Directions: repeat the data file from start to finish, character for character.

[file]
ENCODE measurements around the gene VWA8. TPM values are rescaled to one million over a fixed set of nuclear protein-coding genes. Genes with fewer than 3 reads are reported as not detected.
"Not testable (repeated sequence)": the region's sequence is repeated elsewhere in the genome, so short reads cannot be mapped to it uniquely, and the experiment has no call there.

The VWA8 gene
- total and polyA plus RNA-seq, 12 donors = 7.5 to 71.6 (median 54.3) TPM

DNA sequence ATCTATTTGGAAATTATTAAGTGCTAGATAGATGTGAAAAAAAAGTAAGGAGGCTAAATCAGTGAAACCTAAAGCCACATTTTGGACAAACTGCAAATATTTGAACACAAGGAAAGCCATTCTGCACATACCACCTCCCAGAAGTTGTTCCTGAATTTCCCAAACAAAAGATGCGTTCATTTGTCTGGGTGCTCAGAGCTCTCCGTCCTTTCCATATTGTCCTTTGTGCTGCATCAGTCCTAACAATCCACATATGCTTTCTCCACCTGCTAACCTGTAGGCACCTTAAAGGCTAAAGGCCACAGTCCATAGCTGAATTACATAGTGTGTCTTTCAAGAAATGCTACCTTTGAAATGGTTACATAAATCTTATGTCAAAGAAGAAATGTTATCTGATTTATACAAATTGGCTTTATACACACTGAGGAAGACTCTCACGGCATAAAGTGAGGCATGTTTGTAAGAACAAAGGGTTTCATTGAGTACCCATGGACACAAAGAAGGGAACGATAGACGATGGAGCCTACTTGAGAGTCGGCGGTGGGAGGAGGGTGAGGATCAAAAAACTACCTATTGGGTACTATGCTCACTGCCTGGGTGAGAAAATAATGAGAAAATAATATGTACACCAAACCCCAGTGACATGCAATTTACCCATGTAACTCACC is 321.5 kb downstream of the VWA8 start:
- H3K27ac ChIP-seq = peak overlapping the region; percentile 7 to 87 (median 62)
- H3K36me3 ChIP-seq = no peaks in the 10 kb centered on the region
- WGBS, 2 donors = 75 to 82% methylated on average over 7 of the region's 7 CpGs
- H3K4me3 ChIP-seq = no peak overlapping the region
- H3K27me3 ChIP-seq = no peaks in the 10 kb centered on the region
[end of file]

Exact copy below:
ENCODE measurements around the gene VWA8. TPM values are rescaled to one million over a fixed set of nuclear protein-coding genes. Genes with fewer than 3 reads are reported as not detected.
"Not testable (repeated sequence)": the region's sequence is repeated elsewhere in the genome, so short reads cannot be mapped to it uniquely, and the experiment has no call there.

The VWA8 gene
- total and polyA plus RNA-seq, 12 donors = 7.5 to 71.6 (median 54.3) TPM

DNA sequence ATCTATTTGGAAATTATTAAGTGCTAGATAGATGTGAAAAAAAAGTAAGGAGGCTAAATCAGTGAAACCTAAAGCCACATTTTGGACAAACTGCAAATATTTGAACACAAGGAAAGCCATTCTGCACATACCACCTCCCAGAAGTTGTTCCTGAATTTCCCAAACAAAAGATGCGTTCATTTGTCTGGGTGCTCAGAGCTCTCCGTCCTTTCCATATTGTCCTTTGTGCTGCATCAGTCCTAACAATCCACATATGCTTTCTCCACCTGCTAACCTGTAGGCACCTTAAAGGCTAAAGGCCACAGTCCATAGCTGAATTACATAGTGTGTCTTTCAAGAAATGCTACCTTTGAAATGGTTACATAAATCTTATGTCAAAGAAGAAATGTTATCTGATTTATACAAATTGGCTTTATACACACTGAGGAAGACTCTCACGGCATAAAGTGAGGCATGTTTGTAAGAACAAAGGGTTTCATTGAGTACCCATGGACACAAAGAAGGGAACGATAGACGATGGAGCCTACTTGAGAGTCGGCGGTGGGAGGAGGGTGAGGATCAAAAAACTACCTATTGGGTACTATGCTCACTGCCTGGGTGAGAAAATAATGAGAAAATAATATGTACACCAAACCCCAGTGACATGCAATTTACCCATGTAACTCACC is 321.5 kb downstream of the VWA8 start:
- H3K27ac ChIP-seq = peak overlapping the region; percentile 7 to 87 (median 62)
- H3K36me3 ChIP-seq = no peaks in the 10 kb centered on the region
- WGBS, 2 donors = 75 to 82% methylated on average over 7 of the region's 7 CpGs
- H3K4me3 ChIP-seq = no peak overlapping the region
- H3K27me3 ChIP-seq = no peaks in the 10 kb centered on the region